Sandra Laing was born in the wrong place at the wrong time. South Africa was in the midst of apartheid, and the little girl didn't fit in to the country's strict classifications of white, black and Coloured. Instead she baffled family and neighbors in Eastern Transvaal by sprouting kinky hair that shaped her dark complexion, much to the dismay of her ethnically Dutch, Afrikaner parents. Judith Stone writes the history of this troubled girl, from her first encounters with racism all the way to her middle-aged life in the present day.
Sandra's parents tried to turn a blind eye to their daughter's physical differences, but the white boarding school she attended would do no such thing. Parents and faculty were outraged that an obviously non-white student was being admitted to their school and mingling with their fair-skinned children. Apartheid was about separation and segregation, and Sandra was getting in the way of their long-established system. Her mother was accused of sleeping with a black man, and her father had to constantly defend his paternity. Admitting to some "color-mixing" in their ancestry was not acceptable in such a polarized climate, even though this had gone on unspoken in South Africa for decades.
When Sandra was finally escorted off the grounds of her school, she had no idea what she did wrong. Her father was launching his own private campaign to keep her white; Sandra didn't see things in color yet, and her mom and dad were determined to keep it that way. But she did see that her parents treated her differently from her brothers, and she did notice the disgustful looks of those who had been in charge of her care. She knew that something about her was just not right. At the hands of government officials, Sandra's official race changed from white to Coloured to white again. She realized that she must take her fate into her own hands, creating an identity for herself that no one would be able to take away from her.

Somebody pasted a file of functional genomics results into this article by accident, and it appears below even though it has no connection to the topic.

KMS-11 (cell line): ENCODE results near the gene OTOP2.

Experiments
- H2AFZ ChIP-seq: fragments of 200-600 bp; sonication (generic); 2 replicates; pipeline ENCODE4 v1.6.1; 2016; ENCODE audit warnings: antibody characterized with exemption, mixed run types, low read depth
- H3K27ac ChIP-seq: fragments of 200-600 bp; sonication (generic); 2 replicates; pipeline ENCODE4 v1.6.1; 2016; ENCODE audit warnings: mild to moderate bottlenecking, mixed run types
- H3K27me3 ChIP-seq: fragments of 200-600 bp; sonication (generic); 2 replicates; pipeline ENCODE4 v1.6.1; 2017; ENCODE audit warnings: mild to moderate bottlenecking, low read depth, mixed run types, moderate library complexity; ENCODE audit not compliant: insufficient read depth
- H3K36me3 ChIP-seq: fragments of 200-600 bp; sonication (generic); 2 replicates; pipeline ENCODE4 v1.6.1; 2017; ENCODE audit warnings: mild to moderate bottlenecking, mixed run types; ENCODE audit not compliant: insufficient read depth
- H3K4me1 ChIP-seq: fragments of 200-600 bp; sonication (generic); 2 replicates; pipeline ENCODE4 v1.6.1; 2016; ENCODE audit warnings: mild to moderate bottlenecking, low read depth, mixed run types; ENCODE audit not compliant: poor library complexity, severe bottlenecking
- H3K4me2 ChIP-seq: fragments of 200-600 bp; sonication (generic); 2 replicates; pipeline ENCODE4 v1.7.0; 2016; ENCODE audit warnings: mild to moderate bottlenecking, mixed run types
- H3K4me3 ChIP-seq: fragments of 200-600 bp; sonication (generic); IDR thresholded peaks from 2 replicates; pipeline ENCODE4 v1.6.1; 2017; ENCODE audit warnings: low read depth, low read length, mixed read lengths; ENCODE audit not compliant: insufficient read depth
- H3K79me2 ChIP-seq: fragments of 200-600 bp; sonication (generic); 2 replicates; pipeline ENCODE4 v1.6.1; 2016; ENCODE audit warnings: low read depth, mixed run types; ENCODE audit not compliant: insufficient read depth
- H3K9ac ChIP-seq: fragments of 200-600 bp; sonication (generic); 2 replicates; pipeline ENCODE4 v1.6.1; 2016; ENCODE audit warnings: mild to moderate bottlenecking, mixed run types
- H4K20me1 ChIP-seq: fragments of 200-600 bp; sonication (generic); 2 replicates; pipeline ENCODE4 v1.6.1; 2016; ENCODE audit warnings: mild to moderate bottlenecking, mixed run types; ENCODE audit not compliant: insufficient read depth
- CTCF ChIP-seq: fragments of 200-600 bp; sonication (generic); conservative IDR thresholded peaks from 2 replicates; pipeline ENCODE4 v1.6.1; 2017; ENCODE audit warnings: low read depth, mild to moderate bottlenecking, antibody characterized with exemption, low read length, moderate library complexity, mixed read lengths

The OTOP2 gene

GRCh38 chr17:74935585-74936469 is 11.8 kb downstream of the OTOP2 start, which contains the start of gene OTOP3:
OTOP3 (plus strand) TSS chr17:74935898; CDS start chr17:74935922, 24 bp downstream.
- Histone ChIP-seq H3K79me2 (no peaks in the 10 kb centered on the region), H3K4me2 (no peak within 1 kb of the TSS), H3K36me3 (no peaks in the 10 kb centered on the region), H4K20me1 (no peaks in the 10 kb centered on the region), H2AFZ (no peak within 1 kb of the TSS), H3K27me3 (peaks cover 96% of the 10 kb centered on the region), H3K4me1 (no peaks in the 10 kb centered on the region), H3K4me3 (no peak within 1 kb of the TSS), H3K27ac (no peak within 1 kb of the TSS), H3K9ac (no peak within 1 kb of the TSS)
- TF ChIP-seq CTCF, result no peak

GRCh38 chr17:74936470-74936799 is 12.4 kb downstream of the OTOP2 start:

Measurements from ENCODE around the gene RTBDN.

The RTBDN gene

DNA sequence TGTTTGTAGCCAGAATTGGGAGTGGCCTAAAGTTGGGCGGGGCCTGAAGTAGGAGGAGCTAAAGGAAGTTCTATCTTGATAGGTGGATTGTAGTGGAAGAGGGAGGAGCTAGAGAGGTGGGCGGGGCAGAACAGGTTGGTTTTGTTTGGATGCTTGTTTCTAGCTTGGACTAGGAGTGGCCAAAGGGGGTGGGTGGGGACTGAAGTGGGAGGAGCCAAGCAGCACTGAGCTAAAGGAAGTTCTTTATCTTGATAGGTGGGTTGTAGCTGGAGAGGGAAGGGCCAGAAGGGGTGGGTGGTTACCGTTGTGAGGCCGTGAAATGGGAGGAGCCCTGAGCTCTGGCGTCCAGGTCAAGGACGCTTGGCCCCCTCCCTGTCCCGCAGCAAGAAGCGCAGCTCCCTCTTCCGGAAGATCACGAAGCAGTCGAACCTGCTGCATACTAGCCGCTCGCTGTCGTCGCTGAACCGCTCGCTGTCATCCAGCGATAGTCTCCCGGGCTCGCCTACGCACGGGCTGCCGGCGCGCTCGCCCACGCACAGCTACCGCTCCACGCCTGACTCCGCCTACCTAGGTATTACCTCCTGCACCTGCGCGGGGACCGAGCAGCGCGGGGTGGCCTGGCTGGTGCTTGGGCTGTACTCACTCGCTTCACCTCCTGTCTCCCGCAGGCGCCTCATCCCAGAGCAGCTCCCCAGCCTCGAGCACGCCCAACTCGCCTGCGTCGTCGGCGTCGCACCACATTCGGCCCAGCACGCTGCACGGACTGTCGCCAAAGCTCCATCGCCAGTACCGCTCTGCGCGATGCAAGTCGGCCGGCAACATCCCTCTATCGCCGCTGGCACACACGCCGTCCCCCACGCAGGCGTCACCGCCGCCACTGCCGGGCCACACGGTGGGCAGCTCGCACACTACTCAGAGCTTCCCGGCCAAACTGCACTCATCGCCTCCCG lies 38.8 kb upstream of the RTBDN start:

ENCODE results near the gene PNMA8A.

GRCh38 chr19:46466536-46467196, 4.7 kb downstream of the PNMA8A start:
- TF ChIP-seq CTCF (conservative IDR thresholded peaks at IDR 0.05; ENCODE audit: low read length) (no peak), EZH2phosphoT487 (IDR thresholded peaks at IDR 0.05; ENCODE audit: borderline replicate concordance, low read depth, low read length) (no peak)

WHEN SHE WAS WHITE isn't a traditional biography. It chronicles not only the life of the protagonist but also the struggle of those who tried to bring her life into the public eye. In this way, the book is both a story and a study in psychoanalysis, in sociology and in consumer culture. Sandra was a willing but confused eyewitness to her own history, and half the struggle of chronicling it has been in getting the story straight. Sandra doesn't see herself as a hero or a representation of the ills of apartheid. All she sees is the pain that she feels she caused her family, and her only wish is for their forgiveness --- not recognizing that they are the ones who have a lot to be forgiven for.
This book does much to present the contradictions of apartheid to those outside of South Africa. It also paints a strong picture of the landscape and individuals who made the country what it was. The expanse of the Transvaal countryside sharply contrasts with the polarized societies who lived there, and it is as if it were a beautiful cake on top of a precarious tower that was threatening to come crashing down at any second. Sandra represented some of the flaws of that cake, and she was therefore shunned by those who wanted to keep things as they were.
WHEN SHE WAS WHITE is the print edition of the movie "Skin," which is scheduled to appear in 2008. It is a story in its own right, though, and shouldn't be left on the shelf in anticipation of the film. Judith Stone speaks of both the cruelty and the perceived justification of apartheid, and no one is presented as a simple-minded individual. Bigotry runs deep in South Africa's history, but the focus of this book is in healing the wounds from the past and embracing this new, free country, where government-regulated racial caste systems no longer exist.
Reviewed by Shannon Luders-Manuel on January 24, 2011